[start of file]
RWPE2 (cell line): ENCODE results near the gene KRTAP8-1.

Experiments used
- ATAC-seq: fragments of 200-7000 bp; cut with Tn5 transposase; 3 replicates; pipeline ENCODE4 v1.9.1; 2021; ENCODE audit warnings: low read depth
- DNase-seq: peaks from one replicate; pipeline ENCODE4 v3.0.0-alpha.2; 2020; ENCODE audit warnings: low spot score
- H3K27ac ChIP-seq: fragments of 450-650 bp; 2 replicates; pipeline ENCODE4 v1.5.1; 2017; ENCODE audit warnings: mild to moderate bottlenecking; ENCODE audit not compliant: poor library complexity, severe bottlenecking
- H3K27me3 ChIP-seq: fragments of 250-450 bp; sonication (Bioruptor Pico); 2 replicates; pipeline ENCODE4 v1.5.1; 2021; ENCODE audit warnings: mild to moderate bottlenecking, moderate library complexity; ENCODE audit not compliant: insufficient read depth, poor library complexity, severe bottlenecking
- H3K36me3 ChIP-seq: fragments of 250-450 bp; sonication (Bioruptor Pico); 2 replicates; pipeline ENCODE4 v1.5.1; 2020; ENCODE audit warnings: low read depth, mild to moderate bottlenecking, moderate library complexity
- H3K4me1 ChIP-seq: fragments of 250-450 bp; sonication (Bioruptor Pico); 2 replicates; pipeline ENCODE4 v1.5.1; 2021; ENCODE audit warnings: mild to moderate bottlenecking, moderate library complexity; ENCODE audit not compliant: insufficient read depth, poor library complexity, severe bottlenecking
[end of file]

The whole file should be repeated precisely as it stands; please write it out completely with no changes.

RWPE2 (cell line): ENCODE results near the gene KRTAP8-1.

Experiments used
- ATAC-seq: fragments of 200-7000 bp; cut with Tn5 transposase; 3 replicates; pipeline ENCODE4 v1.9.1; 2021; ENCODE audit warnings: low read depth
- DNase-seq: peaks from one replicate; pipeline ENCODE4 v3.0.0-alpha.2; 2020; ENCODE audit warnings: low spot score
- H3K27ac ChIP-seq: fragments of 450-650 bp; 2 replicates; pipeline ENCODE4 v1.5.1; 2017; ENCODE audit warnings: mild to moderate bottlenecking; ENCODE audit not compliant: poor library complexity, severe bottlenecking
- H3K27me3 ChIP-seq: fragments of 250-450 bp; sonication (Bioruptor Pico); 2 replicates; pipeline ENCODE4 v1.5.1; 2021; ENCODE audit warnings: mild to moderate bottlenecking, moderate library complexity; ENCODE audit not compliant: insufficient read depth, poor library complexity, severe bottlenecking
- H3K36me3 ChIP-seq: fragments of 250-450 bp; sonication (Bioruptor Pico); 2 replicates; pipeline ENCODE4 v1.5.1; 2020; ENCODE audit warnings: low read depth, mild to moderate bottlenecking, moderate library complexity
- H3K4me1 ChIP-seq: fragments of 250-450 bp; sonication (Bioruptor Pico); 2 replicates; pipeline ENCODE4 v1.5.1; 2021; ENCODE audit warnings: mild to moderate bottlenecking, moderate library complexity; ENCODE audit not compliant: insufficient read depth, poor library complexity, severe bottlenecking